No Records

  • No Products in the Cart

What i Made: Aurora Grace

sewing a skirt

Matthew McConaughey was just a graduate student at the University of Texas when he walked into a bar, introduced himself to a producer who after a long night, cast the Don Juan in the movie Dazed and Confused. Now a box office blockbuster, McConaughey’s iconic line in the movie goes as such: “Man, it’s the same bullshit they tried to pull in my day. If it ain’t that piece of paper, there’s some other choice they’re gonna try and make for you. You gotta do what Randall Pink Floyd wants to do man. Let me tell you this, the older you do get, the more rules they’re gonna try to get you to follow. You just gotta keep livin’ man, L-I-V-I-N.” While Wooderson, McConaughey’s character in the movie, would think I was a lot cooler if I had a joint in my hand, I think I’m equally fly with rhinestones around my neck. Whether lighting a doobie or wearing a plaid maxi, do it wearing some shine. It’s a Madalynne-ism.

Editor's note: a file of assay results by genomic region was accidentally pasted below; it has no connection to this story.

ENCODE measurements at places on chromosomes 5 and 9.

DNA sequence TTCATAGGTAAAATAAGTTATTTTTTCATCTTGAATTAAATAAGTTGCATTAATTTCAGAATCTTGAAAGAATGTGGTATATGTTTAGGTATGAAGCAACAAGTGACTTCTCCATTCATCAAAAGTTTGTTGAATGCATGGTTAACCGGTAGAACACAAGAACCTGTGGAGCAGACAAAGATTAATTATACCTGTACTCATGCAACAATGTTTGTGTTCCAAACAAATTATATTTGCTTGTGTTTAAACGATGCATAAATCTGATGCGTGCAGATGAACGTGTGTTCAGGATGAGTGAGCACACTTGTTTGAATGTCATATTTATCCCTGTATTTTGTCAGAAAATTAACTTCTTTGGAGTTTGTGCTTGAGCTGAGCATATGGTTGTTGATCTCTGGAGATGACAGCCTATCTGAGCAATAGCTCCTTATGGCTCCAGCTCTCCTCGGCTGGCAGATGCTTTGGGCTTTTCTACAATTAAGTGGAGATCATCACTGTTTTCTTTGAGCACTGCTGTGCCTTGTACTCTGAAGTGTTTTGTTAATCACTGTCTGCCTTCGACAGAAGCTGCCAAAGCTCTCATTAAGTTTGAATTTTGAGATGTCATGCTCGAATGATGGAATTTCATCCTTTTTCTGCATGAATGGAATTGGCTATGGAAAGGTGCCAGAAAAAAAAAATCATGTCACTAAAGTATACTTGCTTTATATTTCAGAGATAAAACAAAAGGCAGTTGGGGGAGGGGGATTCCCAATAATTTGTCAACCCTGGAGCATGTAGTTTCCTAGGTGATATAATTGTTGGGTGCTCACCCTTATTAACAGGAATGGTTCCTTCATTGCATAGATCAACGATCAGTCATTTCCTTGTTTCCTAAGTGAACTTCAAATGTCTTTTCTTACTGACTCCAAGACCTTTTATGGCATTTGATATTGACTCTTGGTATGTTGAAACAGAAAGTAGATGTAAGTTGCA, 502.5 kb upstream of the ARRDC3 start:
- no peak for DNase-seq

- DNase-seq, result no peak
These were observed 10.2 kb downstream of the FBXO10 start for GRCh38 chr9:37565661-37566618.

After several weeks of tending to Portia Blue, which involved careful cutting, meticulous hand stitching and callus-causing finger pressing, a quick sewing project was what I craved. I’m not the type of sewer to cut and sew on the same day – I did it once New Year’s Day and the result a bra unfriendly LBD – but every once in awhile, that racy side of me comes out and I get a massive surge of sewing mojo, and need to make something now.

If you haven’t noticed, many of my makes this year have been super simple silhouettes. Orla Madison was a basic pant and so was Wexler Rose. Even Portia had a simple shape. Don’t blame laziness, I have a motive. Over the past year, and as part of Sarai’s Wardrobe Architect (let’s not forget about that!), I’ve been building the core silhouettes for my me-made wardrobe – pant, skirt, blouse, dress and jacket. Unlike RTW where you can simply buy your foundation items a la Gap and J.Crew, making them takes a lot longer. But once I nail these 5 pieces, I can then move on and add more interesting shapes. I can also alter those pattern to create new ones. It’s all a part of my evolution of a seamstress and pursuit to craft an entirely me-made wardrobe. Ooo vey.